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Data Privacy Considerations and Acquia Lift

With Acquia Lift, digital marketers have access to a powerful personalization technology that allows them to combine data across different channels to build a unified, high-resolution profile about their customers. A unified view of customers allows you to provide the best possible cross-channel personalization experiences through a better understanding of how a customer is engaging with you across every touchpoint. For example, you could personalize a web page to show a different piece of content to those users that clicked through on a particular email campaign, or have a particular account type in their CRM record, or exhibit affinities to certain content. Gartner believes that by 2018, organizations that have fully invested in all types of personalization will outsell companies that have not by 20%.

Data privacy as it applies to personalization is a balancing act. It’s been proven in many studies that users genuinely want more personalized experiences, and leveraging more data to improve personalization provides a benefit to both the user (with better, more relevant experiences) and the marketer (increased engagement and conversion). The data that you chose to collect and use to power these experiences must be treated with care and in consideration of local privacy regulations. In particular, data protection rules in the European Union (EU) are among the strictest, and each EU member country currently still has its own privacy laws. This will change in May 2018 with the forthcoming EU General Data Protection Regulation.

Aligning your data privacy practices not only helps you mitigate the risk of potential fines and legal expenses, it also is a cornerstone to building customer satisfaction and trust. Below are some of the key data privacy considerations for marketers who are implementing cross-channel personalization, and how Acquia Lift can be utilized to help support these requirements.

Where will customer profile data live and how will it be secured?

Hosting customer profile data outside of the EU for European users can be a challenge, particularly when it comes to EU customer data hosted in the United States. The easiest option for marketers with a European presence may simply be to choose Germany as the location to host all customer data, as it currently has the toughest rules governing customer data living outside German borders.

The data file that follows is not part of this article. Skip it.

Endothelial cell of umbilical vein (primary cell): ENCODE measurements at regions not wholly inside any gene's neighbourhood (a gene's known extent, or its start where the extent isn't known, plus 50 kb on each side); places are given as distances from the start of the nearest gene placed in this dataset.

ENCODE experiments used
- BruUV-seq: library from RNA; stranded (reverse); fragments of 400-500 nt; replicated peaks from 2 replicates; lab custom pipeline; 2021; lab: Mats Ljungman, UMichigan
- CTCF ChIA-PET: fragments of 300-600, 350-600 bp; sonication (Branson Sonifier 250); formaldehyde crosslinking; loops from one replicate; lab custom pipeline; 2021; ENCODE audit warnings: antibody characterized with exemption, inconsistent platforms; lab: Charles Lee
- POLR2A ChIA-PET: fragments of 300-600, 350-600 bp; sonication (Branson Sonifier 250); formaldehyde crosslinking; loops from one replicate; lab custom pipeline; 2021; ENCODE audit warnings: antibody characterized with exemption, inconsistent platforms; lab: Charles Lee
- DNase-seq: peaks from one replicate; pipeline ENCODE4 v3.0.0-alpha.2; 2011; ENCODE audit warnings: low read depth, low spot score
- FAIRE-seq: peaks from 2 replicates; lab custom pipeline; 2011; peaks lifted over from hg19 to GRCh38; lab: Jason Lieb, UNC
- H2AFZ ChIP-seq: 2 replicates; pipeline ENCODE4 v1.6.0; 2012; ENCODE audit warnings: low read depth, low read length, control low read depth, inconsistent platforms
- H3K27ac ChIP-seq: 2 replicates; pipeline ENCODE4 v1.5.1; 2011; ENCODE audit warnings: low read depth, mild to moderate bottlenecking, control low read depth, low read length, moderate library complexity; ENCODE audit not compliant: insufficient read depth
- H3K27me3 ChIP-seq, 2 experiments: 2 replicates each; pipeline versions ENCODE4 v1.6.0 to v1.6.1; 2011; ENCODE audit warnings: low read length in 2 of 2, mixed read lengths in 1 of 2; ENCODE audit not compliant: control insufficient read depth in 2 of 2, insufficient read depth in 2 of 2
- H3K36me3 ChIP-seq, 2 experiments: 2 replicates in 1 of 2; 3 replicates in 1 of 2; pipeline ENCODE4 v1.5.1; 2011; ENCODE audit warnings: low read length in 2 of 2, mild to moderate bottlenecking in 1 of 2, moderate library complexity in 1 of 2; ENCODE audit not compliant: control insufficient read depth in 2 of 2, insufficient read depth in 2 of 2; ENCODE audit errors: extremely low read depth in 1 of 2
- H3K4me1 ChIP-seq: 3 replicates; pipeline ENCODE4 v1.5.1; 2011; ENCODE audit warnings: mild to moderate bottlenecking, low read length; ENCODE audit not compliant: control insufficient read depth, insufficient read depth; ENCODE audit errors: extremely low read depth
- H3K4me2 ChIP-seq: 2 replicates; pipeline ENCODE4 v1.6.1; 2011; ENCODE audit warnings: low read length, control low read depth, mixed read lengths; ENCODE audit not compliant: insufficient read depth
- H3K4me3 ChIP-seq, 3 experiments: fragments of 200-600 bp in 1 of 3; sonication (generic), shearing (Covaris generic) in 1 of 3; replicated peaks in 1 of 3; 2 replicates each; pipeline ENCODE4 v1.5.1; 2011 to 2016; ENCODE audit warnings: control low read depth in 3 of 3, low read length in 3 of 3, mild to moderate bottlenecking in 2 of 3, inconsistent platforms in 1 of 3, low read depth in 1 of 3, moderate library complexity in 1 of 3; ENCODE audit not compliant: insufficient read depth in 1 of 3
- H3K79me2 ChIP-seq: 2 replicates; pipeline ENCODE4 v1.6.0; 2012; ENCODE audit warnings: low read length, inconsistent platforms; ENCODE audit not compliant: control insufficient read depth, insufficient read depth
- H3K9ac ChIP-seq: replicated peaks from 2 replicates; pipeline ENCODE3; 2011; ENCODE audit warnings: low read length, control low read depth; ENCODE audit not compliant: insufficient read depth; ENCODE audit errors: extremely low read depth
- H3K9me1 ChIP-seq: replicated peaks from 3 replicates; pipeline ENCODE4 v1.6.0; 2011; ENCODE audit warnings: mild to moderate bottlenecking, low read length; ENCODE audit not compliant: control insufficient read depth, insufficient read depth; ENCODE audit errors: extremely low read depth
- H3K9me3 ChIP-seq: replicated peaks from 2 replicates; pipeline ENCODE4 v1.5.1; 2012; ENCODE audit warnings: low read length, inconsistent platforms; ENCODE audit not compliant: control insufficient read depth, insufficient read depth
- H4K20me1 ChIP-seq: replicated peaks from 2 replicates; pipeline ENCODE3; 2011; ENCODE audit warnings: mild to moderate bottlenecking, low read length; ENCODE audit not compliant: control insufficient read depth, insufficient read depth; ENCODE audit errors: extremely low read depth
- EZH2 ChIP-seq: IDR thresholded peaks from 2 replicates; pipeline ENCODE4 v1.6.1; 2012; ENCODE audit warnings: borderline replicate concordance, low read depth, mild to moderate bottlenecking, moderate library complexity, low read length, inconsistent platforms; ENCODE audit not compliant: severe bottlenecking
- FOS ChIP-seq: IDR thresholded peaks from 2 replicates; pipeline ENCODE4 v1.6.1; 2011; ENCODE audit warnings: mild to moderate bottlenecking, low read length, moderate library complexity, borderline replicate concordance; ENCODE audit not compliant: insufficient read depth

Marketers also need to ensure that customer data is secured and access is strictly controlled. If a third-party is involved in the handling of EU customer data, a Data Processing Agreement may be required to ensure that the vendor has necessary data security measures in place and that all vendor’s activities are solely based on the customer’s instructions.

How Acquia Lift helps: Customers can choose where to host their customer profile data, including data centers located in Germany, United States, and Australia. Security and controls built into Lift can be used to ensure that access to data is strictly limited. In addition, Acquia offers a Data Processing Agreement to all customers.

What kind of customer profile data will be used?

The most effective means of mitigating the risk of personal data is not to store the data in the first place. You should limit any data you collect to that which directly supports your desired personalization scenarios (and which in turn delivers clear value and better experiences to your end users). In particular, you should avoid storing names, addresses, or other specifics, as this information usually isn’t necessary for personalization. Unstructured data like a person’s name or street address isn’t particularly useful for audience segmentation or algorithm-based personalization. On the other hand, information that reflects a person’s past behavior, known facts, and their affinities towards content are very useful for personalization. Try to capture this kind of information as broad segments rather than as specific values. In other words, it is better and safer to store “Customer segment 1” instead of “Customer lifetime value = $65,434”, and the former will usually work just as well in support of personalization scenarios.

When identifiers are used to tie people together between data sources, it is best to employ a system-generated common identifier between systems or a one-way hash, rather than storing personally identifying email addresses or user IDs. For example, when a user signs up for a newsletter on a website, a unique UUID could be randomly generated, and sent to both Lift and the marketing automation platform. This common identifier can be used as the basis for synchronizing any data between the two systems that will be used in support of personalization. However, if the UUID stored in Lift or elsewhere was ever revealed, it could not be directly used to determine a person’s identity.